ESA Rosetta Mission
In November a spacecraft (Rosetta) launched by the European Space Agency orbited comet 67P/Churyumov-Gerasimenko. Launched in 2004, the craft travelled the solar system gaining speed by gravitational assist around Earth (3 times) and Mars (1 time) and performing other comet observations. After over 10 years in space, Rosetta launched the comet lander Philae. I can't imagine the detailed calculations needed to hitting a comet approximately 4X3X1 km after 10 years of bouncing around the solar system. The below links contain more information on this amazing accomplishment.
Rosetta is a robotic space probe built and launched by the European Space Agency. Along with Philae, its lander module, Rosetta is performing a detailed study of comet 67P/Churyumov–Gerasimenko (67P).
Rosetta was launched on 2 March 2004 on an Ariane 5 rocket and reached the comet on 6 August 2014, becoming the first spacecraft to orbit a comet. (Previous missions had conducted successful flybys of seven other comets.) It is one of ESA's Horizon 2000 cornerstone missions. The spacecraft consists of the Rosetta orbiter, which features 12 instruments, and the Philae lander, with nine additional instruments. The Rosetta mission will orbit 67P for 17 months and is designed to complete the most detailed study of a comet ever attempted. The spacecraft is controlled from the European Space Operations Centre (ESOC), in Darmstadt, Germany. The planning for the operation of the scientific payload, together with the data retrieval, calibration, archiving and distribution, is performed from the European Space Astronomy Centre (ESAC), in Villanueva de la Cañada, near Madrid, Spain. It has been estimated that in the decade preceding 2014, some 2,000 people assisted in the mission in some capacity.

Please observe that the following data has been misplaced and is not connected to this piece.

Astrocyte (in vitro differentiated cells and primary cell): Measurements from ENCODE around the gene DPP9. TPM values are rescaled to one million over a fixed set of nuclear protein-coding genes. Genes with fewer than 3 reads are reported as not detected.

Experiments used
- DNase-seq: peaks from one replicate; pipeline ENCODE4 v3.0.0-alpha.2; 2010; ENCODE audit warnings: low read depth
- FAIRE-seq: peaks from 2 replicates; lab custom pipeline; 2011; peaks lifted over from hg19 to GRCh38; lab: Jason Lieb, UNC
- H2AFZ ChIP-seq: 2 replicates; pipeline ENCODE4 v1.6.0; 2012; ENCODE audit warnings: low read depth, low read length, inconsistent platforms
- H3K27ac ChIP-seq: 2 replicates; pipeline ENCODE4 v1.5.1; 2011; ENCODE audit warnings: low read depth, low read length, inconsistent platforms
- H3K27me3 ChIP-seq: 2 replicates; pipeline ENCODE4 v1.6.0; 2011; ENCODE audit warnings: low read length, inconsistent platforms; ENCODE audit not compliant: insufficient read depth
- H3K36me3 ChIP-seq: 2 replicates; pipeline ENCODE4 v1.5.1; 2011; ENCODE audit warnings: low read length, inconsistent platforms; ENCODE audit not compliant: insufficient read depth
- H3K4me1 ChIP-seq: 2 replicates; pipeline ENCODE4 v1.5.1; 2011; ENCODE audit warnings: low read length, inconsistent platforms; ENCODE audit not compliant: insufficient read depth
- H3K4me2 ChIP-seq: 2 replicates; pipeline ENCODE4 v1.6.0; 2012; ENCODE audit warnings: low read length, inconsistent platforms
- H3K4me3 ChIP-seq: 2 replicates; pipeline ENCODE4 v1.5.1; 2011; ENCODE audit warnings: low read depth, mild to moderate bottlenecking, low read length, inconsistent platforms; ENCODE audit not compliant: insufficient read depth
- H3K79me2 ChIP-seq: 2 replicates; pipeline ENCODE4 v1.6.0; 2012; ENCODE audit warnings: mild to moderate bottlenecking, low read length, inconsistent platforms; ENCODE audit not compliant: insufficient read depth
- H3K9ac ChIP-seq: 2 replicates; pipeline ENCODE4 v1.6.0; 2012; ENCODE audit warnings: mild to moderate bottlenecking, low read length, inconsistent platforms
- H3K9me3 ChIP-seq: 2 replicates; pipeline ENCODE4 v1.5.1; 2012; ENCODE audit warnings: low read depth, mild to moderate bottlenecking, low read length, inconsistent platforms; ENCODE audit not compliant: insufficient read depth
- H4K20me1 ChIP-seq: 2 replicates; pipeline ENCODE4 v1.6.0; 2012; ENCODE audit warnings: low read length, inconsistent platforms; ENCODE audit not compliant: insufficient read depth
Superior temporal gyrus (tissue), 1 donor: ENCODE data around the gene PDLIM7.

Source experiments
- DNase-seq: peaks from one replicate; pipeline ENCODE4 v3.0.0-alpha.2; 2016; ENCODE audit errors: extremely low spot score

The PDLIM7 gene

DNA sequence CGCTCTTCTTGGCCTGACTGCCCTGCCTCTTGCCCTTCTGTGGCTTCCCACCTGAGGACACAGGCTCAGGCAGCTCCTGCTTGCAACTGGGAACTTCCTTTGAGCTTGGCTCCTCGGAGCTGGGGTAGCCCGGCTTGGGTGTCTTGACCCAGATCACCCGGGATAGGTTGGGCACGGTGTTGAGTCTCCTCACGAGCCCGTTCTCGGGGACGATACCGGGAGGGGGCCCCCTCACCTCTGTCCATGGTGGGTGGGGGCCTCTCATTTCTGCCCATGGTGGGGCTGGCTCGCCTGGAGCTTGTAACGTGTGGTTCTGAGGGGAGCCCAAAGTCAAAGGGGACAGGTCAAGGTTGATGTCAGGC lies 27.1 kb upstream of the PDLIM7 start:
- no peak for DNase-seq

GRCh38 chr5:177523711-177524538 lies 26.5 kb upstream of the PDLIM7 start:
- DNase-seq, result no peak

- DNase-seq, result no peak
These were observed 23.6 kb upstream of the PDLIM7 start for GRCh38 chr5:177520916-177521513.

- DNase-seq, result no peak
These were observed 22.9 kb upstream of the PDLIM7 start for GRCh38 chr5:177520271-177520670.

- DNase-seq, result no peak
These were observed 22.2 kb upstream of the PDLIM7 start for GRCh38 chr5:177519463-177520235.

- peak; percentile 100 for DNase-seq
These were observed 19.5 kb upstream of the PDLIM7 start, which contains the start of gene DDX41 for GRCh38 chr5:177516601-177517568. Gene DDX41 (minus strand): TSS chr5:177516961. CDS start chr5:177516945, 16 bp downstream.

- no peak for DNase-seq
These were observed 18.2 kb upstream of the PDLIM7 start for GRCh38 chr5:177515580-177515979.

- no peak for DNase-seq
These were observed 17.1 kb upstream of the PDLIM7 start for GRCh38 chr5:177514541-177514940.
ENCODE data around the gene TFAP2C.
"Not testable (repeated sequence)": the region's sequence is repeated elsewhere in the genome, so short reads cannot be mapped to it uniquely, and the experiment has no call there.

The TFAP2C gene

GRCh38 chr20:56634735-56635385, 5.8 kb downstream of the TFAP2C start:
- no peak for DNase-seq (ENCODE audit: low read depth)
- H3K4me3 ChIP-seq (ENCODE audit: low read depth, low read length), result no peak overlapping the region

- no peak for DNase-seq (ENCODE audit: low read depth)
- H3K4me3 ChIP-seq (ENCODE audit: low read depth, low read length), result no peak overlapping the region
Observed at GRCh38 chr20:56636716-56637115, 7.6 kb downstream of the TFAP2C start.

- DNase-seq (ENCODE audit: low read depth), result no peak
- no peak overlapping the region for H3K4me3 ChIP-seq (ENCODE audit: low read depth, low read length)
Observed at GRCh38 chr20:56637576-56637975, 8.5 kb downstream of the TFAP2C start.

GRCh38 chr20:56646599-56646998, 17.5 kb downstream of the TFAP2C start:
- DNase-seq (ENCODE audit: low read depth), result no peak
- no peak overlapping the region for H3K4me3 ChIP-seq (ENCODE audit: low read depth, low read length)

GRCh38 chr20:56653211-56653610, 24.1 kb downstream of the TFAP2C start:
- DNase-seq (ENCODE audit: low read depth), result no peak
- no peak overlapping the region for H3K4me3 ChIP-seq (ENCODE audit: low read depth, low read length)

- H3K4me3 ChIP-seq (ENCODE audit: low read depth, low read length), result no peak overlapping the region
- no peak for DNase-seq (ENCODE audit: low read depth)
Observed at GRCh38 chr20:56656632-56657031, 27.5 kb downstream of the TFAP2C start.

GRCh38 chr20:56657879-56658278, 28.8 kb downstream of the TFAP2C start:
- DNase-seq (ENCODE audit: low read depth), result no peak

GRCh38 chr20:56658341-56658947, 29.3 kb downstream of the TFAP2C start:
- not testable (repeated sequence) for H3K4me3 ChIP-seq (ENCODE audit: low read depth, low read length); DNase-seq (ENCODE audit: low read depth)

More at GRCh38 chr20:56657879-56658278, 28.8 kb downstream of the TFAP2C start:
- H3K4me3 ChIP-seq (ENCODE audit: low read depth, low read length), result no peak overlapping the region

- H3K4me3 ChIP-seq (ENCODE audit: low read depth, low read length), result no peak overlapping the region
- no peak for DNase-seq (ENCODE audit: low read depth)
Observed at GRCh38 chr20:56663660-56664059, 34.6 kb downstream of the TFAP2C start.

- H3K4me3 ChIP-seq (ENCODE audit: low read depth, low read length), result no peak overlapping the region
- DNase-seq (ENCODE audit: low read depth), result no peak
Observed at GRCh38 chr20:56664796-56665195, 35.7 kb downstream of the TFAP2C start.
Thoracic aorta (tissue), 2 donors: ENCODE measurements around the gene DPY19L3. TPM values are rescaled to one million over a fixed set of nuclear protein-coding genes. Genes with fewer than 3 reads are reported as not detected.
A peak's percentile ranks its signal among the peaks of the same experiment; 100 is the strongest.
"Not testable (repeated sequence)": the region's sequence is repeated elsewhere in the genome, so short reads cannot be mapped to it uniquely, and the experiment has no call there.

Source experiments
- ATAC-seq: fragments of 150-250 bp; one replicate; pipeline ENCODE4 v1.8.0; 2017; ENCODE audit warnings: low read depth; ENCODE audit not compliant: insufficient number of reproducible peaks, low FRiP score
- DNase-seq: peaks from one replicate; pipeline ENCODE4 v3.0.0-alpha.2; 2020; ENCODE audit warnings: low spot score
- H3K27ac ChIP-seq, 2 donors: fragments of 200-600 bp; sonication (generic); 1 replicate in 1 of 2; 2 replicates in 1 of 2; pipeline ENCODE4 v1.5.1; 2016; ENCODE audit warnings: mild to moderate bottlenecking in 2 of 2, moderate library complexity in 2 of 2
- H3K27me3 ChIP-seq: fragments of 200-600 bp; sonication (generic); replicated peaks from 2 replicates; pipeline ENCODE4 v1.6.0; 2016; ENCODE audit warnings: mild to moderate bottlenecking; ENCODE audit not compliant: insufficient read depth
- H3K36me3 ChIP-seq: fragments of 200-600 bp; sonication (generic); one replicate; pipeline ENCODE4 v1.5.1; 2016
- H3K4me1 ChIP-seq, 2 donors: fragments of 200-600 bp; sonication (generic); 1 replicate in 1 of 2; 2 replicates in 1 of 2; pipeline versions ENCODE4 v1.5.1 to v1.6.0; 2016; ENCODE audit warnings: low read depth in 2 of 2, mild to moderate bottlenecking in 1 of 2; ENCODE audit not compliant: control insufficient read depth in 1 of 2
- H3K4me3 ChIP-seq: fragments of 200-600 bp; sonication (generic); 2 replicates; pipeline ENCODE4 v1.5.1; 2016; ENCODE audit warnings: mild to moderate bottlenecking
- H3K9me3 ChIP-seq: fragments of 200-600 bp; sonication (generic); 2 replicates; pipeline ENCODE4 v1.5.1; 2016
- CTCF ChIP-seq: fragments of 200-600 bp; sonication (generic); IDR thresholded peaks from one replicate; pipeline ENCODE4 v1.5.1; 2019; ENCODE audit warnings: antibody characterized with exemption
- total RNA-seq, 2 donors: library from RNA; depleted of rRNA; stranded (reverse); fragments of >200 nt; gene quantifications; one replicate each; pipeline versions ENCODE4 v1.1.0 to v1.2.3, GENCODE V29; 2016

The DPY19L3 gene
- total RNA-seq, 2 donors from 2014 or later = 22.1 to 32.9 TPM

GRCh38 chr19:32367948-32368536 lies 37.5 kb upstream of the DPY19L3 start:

The probe is named after the Rosetta Stone, a stele of Egyptian origin featuring a decree in three scripts. The lander is named after the Philae obelisk, which bears a bilingual Greek and Egyptian hieroglyphic inscription. A comparison of its hieroglyphs with those on the Rosetta Stone catalysed the deciphering of the Egyptian writing system. Similarly, it is hoped that these spacecraft will result in better understanding of comets and the early Solar System. In a more direct analogy to its namesake, the Rosetta spacecraft also carries a micro-etched nickel alloy Rosetta disc donated by the Long Now Foundation inscribed with 13,000 pages of text in 1200 languages.
The spacecraft has already performed two asteroid flyby missions on its way to the comet. In 2007, Rosetta also performed a Mars swing-by (flyby). The craft completed its fly-by of asteroid 2867 Šteins in September 2008 and of 21 Lutetia in July 2010. On 20 January 2014, Rosetta was taken out of a 31-month hibernation mode and continued towards the comet.
Rosetta 's Philae lander successfully made the first controlled touchdown on a comet nucleus when it landed on 67P on 12 November 2014. Astrophysicist Elizabeth Pearson says although the future of the lander Philae is uncertain, Rosetta is the workhorse of the mission and its work will carry on.
Update 2015-06: Philae is alive!
In 2014 we posted information on the ESA (European Space Agency) Rosetta space probe and the Philae lander it launched to land on a comet. (see the main page title "ESA Rosetta Mission). This is a follow up to that article. The Philae solar batteries went dead, as expected. The theory was that the batteries would recharge when the comets orbit put it back in sunlight. After 7 months that's what happened and Philae is transmitting again. This entire project is one amazing feat after another. What next?
The following article explains the reawakening.
You can even follow Philae on Twitter here: https://twitter.com/Philae2014